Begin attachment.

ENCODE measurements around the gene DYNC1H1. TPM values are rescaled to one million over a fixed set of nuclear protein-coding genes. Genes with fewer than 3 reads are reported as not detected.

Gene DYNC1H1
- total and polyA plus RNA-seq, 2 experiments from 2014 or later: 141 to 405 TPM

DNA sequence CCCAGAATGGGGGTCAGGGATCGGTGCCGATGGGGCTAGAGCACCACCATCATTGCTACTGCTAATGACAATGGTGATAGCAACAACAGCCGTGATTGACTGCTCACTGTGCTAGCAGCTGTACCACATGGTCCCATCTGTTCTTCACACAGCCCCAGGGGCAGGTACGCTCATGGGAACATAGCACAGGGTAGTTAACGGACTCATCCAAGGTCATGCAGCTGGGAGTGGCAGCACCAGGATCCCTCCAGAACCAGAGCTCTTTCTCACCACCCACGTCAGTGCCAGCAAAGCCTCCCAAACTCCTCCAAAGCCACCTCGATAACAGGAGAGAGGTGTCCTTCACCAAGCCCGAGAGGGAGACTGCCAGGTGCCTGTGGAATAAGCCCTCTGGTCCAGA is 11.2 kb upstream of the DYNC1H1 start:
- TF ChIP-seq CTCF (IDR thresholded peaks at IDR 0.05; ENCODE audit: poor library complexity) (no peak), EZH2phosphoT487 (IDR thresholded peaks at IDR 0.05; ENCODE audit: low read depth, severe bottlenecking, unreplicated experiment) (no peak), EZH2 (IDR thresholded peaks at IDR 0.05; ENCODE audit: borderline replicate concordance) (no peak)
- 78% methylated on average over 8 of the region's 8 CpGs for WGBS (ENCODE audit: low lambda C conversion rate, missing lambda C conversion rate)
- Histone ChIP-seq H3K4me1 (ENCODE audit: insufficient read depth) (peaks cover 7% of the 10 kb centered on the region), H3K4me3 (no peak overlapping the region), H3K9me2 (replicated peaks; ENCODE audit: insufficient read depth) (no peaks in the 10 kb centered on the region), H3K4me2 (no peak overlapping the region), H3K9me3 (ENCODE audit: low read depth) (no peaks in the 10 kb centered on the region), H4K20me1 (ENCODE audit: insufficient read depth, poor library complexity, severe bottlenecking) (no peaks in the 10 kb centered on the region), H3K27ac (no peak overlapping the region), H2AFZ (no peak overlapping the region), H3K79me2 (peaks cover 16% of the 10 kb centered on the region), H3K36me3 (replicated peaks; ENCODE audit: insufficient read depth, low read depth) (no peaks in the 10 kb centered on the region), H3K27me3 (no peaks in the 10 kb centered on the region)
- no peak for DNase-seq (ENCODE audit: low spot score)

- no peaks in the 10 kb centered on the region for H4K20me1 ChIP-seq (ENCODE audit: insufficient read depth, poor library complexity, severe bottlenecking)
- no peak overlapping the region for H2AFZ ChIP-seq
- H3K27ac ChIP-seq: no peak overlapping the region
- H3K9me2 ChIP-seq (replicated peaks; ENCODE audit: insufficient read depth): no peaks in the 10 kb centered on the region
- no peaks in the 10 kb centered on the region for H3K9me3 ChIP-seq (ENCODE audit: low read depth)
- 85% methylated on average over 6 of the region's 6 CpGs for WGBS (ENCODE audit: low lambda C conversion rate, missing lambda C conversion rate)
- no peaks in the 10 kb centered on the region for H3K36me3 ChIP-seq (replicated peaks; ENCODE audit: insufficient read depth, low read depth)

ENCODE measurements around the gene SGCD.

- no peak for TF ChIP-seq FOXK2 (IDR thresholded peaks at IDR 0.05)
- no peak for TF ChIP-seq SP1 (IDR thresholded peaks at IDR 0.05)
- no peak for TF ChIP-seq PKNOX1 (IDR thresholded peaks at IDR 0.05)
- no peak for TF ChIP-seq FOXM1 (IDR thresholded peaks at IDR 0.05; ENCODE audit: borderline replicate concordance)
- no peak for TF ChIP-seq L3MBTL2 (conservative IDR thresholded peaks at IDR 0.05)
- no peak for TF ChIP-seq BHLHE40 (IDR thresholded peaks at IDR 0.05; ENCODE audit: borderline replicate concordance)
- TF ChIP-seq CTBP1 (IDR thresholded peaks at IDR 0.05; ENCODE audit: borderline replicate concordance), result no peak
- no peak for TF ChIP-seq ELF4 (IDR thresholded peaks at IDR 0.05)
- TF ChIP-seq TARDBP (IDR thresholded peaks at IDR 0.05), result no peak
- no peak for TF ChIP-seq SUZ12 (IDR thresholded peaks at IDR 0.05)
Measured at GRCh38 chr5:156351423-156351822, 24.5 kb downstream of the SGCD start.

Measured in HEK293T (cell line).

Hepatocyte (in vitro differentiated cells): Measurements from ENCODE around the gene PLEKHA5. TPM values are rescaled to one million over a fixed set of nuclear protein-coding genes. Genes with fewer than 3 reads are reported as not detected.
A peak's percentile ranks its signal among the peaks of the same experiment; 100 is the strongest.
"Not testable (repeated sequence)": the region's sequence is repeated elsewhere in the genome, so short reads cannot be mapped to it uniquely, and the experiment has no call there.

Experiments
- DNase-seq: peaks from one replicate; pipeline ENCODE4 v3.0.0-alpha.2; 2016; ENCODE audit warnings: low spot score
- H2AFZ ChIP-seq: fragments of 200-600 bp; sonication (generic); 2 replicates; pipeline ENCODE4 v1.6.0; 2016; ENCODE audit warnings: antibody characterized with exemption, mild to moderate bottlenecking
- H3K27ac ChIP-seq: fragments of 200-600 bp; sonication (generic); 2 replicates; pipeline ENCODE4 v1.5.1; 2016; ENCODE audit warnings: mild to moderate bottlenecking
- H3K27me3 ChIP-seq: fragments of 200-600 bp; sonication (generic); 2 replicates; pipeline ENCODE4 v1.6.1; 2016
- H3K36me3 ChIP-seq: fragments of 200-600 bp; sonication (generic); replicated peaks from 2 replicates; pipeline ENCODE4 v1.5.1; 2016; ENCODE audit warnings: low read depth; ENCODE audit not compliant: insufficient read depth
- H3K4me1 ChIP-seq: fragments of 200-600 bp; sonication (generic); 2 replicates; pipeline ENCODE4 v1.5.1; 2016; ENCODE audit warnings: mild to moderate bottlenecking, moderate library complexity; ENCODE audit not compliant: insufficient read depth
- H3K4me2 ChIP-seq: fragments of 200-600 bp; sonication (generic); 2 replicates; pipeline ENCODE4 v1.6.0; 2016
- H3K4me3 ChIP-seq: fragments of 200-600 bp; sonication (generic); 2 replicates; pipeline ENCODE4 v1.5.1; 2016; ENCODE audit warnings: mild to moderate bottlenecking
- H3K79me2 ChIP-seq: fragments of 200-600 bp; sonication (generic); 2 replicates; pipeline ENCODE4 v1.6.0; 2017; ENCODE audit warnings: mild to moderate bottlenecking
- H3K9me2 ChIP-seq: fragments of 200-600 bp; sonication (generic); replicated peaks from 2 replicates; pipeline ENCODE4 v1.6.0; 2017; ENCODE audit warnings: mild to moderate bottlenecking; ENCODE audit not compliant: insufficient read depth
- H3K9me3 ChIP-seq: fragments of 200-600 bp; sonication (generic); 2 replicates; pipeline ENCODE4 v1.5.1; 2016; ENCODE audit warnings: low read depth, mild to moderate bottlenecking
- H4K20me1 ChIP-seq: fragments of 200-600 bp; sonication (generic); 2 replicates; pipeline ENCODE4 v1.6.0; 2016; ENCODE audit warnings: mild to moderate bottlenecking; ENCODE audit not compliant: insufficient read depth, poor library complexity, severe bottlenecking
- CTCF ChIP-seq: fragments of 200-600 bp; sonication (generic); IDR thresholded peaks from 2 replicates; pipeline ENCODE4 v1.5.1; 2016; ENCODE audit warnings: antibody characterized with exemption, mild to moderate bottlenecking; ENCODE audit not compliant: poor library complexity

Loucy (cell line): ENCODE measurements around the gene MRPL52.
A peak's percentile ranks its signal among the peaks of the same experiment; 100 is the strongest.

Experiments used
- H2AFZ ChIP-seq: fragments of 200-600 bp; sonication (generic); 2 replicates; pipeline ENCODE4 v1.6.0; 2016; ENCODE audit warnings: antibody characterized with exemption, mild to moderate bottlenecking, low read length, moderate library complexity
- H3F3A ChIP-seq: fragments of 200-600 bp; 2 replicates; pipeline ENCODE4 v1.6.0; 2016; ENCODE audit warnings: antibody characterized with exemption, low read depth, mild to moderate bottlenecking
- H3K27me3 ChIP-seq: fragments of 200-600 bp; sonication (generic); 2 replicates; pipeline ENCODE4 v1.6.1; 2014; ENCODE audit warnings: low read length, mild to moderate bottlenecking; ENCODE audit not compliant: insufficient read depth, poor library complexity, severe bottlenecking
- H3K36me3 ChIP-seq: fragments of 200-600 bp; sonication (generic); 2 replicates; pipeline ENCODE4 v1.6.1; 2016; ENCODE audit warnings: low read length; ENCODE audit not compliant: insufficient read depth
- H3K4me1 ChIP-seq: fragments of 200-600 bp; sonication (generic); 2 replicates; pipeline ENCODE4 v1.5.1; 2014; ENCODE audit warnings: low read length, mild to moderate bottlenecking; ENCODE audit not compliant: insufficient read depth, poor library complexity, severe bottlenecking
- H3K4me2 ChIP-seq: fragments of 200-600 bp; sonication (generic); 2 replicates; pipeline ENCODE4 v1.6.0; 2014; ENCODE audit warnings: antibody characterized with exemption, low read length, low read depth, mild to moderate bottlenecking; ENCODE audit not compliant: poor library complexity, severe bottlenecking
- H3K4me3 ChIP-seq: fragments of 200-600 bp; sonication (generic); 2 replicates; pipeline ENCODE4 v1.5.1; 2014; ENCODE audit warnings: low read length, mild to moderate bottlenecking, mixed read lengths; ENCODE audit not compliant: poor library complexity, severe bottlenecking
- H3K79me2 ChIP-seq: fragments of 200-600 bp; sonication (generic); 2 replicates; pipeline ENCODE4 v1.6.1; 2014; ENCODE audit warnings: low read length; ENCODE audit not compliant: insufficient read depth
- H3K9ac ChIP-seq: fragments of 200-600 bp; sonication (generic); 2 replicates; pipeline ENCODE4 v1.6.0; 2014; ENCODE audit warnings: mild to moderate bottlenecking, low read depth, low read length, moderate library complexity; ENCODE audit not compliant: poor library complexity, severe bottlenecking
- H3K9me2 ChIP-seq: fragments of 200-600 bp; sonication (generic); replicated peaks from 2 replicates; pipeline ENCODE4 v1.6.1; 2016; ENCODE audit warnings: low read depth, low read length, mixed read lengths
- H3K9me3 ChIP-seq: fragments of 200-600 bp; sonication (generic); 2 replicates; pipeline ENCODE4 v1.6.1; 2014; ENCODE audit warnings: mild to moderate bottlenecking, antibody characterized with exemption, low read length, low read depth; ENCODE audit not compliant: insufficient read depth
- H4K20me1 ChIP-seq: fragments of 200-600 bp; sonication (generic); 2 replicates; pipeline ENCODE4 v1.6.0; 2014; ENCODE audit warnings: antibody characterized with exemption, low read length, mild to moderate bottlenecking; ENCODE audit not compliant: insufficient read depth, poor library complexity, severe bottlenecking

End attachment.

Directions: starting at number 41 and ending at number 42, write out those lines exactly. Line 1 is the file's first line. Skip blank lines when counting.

- H3K79me2 ChIP-seq: fragments of 200-600 bp; sonication (generic); 2 replicates; pipeline ENCODE4 v1.6.0; 2017; ENCODE audit warnings: mild to moderate bottlenecking
- H3K9me2 ChIP-seq: fragments of 200-600 bp; sonication (generic); replicated peaks from 2 replicates; pipeline ENCODE4 v1.6.0; 2017; ENCODE audit warnings: mild to moderate bottlenecking; ENCODE audit not compliant: insufficient read depth